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Behav Brain Res. 2015 Oct 1;292:83-94. doi: 10.1016/j.bbr.2015.06.023. Epub 2015 Jun 16.

Genetic variability to diet-induced hippocampal dysfunction in BXD recombinant inbred (RI) mouse strains.

Author information

1
Department of Pharmacology, USA.
2
Department of Genetics, Genomics & Informatics, University Tennessee Health Science Center, 874 Union Avenue, Memphis, TN 38163, USA.
3
Department of Genetics, Genomics & Informatics, University Tennessee Health Science Center, 874 Union Avenue, Memphis, TN 38163, USA; Jiangsu Province Key Laboratory for Inflammation and Molecular Drug Target, Medical College of Nantong University, Nantong 226000, China. Electronic address: lulu@uthsc.edu.
4
Department of Pharmacology, USA. Electronic address: fliao@uthsc.edu.

Abstract

Evidence has emerged suggesting that diet-induced obesity can have a negative effect on cognitive function. Here, we exploited a mouse genetic reference population to look for the linkage between these two processes on a genome-wide scale. The focus of this report is to determine whether the various BXD RI strains exhibited different behavioral performance and hippocampal function under high fat dietary (HFD) condition. We quantified genetic variation in body weight gain and consequent influences on behavioral tests in a cohort of 14 BXD strains of mice (8-12 mice/strain, n = 153), for which we have matched data on gene expression and neuroanatomical changes in the hippocampus. It showed that BXD66 was the most susceptible, whereas BXD77 was the least susceptible strain to dietary influences. The performance of spatial reference memory tasks was strongly correlated with body weight gain (P < 0.05). The obesity-prone strains displayed more pronounced spatial memory defects compared to the obesity-resistant strains. These abnormalities were associated with neuroinflammation, synaptic dysfunction, and neuronal loss in the hippocampus. The biological relevance of DSCAM gene polymorphism was assessed using the trait correlation analysis tool in Genenetwork. Furthermore, a significant strain-dependent gene expression difference of DSCAM was detected in the hippocampus of obese BXD strains by real-time quantitative PCR. In conclusion, a variety of across-strain hippocampal alterations and genetic predispositions to diet-induced obesity were found in a set of BXD strains. The obesity-prone and obesity-resistant lines we have identified should be highly useful to study the molecular genetics of diet-induced cognitive decline.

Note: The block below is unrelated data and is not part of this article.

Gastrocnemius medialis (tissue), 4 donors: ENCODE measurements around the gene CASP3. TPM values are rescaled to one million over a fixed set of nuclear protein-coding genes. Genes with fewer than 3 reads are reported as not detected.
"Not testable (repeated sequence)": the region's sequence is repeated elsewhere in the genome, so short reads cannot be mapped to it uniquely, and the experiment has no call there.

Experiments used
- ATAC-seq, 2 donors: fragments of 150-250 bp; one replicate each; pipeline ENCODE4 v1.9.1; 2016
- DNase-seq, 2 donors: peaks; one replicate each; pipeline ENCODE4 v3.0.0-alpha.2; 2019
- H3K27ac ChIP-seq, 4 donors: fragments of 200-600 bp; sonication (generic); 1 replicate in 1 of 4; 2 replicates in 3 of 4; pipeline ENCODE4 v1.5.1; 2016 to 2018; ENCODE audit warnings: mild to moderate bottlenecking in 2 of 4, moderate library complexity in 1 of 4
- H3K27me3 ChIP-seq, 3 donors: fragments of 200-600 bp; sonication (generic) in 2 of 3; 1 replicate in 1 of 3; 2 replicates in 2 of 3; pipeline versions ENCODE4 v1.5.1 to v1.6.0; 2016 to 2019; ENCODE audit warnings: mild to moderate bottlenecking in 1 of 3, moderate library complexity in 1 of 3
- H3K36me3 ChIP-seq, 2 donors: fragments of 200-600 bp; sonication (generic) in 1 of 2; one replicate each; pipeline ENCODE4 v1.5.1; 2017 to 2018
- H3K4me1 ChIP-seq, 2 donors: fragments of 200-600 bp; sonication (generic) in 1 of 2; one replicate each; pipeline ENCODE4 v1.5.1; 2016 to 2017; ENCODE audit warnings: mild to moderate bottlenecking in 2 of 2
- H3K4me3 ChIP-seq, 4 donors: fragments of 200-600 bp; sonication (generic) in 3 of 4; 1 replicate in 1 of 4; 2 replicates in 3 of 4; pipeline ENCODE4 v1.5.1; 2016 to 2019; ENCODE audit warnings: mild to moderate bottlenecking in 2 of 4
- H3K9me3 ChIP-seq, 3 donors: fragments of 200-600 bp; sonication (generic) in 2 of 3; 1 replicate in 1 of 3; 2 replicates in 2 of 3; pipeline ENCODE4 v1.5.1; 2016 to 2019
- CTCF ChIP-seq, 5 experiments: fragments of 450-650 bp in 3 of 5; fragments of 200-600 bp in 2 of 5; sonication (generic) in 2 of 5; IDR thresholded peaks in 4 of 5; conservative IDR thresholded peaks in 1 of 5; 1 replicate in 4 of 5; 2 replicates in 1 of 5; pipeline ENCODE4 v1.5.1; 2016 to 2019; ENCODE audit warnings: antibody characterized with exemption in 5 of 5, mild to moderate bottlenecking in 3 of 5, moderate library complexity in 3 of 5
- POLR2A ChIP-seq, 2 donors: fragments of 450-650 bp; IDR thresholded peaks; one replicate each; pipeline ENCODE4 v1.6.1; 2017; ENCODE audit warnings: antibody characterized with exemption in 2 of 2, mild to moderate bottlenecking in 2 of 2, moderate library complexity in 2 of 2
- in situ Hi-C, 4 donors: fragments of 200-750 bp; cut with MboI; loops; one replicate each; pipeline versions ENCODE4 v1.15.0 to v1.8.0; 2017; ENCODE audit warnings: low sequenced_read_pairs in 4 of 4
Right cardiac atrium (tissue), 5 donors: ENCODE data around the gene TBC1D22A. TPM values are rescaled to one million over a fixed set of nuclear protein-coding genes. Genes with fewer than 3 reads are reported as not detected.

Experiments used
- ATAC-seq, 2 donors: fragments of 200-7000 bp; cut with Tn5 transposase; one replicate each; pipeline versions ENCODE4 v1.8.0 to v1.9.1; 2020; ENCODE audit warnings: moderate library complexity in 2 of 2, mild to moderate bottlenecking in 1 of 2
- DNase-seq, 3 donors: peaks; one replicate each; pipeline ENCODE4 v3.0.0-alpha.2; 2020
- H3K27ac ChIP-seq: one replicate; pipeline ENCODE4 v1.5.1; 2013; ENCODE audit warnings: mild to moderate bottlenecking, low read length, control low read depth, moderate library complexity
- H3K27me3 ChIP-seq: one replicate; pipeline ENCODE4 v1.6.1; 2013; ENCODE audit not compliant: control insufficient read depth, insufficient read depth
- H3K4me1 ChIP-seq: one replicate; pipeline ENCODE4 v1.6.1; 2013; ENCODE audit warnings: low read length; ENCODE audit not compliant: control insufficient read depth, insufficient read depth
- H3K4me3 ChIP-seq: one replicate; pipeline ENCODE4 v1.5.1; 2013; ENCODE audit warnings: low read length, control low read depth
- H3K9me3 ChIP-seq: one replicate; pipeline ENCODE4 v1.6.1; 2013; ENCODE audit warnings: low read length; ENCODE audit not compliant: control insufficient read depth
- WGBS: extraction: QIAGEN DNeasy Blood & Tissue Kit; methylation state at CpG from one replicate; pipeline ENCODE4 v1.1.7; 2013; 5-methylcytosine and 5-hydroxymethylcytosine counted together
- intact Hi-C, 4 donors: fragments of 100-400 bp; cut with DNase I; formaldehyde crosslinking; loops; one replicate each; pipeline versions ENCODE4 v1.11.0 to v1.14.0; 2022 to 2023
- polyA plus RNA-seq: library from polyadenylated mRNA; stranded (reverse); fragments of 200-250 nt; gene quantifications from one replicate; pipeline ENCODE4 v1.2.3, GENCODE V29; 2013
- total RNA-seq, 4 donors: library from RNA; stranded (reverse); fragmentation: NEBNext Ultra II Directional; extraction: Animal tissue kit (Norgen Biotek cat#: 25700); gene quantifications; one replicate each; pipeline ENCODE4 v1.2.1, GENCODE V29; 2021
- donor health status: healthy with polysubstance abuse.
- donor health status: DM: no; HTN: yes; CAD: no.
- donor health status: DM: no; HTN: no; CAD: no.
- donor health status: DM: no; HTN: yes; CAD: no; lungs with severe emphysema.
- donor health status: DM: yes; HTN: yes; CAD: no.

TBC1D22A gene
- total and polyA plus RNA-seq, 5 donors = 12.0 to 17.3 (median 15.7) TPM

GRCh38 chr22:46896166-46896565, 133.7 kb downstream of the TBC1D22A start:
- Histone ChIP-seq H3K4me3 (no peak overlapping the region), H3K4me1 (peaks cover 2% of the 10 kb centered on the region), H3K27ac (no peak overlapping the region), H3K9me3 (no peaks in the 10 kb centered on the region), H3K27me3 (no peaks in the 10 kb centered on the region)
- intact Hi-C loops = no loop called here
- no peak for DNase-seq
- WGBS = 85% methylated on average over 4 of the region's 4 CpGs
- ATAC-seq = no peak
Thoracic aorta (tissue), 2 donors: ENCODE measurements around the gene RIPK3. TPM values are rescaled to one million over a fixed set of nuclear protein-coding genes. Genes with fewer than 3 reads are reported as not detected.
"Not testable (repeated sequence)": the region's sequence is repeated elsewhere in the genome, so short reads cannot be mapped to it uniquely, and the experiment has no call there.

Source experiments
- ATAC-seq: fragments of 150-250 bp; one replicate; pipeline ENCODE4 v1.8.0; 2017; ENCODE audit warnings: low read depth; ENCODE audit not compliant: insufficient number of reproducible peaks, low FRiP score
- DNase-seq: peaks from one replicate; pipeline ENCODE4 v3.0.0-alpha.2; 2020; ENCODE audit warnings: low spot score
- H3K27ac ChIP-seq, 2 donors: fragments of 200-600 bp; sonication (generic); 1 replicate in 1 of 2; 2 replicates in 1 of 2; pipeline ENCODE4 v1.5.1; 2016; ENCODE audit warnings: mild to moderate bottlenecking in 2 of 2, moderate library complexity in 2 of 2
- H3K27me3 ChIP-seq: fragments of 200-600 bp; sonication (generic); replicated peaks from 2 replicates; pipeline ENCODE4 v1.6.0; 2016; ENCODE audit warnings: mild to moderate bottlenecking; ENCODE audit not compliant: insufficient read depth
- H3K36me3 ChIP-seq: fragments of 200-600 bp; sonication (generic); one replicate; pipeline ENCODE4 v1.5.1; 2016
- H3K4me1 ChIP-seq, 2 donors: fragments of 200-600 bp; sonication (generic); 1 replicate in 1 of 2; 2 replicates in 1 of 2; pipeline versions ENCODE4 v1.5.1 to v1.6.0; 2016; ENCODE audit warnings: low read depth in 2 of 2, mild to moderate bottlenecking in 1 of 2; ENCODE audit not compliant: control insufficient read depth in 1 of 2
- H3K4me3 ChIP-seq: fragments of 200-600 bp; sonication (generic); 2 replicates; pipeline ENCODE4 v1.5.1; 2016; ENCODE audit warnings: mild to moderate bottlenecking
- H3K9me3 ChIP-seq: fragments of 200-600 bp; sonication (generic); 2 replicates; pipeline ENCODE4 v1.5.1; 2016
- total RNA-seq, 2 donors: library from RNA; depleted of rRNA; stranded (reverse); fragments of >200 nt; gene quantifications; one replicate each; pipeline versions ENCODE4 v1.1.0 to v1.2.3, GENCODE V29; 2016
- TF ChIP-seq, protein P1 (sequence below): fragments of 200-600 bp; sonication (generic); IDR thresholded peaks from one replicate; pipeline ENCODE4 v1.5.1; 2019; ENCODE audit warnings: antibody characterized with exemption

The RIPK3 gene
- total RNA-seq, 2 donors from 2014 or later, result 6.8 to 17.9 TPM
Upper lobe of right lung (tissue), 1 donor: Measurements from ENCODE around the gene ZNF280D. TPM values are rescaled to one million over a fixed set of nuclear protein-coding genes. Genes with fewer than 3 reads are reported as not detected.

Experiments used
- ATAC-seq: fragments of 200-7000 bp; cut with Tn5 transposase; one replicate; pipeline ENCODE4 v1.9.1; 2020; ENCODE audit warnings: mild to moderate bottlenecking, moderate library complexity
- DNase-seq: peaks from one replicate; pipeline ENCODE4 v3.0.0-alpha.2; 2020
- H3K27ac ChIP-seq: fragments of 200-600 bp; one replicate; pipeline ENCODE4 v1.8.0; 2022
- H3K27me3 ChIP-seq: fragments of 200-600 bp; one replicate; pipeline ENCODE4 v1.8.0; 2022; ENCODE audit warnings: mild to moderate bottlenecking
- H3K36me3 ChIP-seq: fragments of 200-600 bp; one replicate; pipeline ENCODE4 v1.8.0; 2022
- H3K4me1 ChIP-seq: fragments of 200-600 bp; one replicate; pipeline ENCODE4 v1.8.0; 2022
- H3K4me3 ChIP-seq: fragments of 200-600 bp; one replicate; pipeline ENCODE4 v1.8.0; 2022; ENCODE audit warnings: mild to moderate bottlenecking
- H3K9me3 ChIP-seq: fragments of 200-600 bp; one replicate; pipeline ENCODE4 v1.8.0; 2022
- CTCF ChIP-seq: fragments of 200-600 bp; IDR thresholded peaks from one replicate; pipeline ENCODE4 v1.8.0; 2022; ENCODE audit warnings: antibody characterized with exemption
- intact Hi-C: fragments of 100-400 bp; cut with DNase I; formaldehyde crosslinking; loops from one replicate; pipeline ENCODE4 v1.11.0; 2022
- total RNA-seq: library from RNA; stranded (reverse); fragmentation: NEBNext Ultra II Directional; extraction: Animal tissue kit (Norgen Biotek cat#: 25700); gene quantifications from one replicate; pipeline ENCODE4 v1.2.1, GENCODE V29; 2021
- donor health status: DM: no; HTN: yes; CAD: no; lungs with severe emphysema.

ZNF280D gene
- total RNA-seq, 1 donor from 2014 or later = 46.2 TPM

KEYWORDS:

BXD mice; DSCAM; High-fat diet; Hippocampus; Spatial learning

PMID:
26092713
PMCID:
PMC5226443
DOI:
10.1016/j.bbr.2015.06.023
[Indexed for MEDLINE]
Free PMC Article
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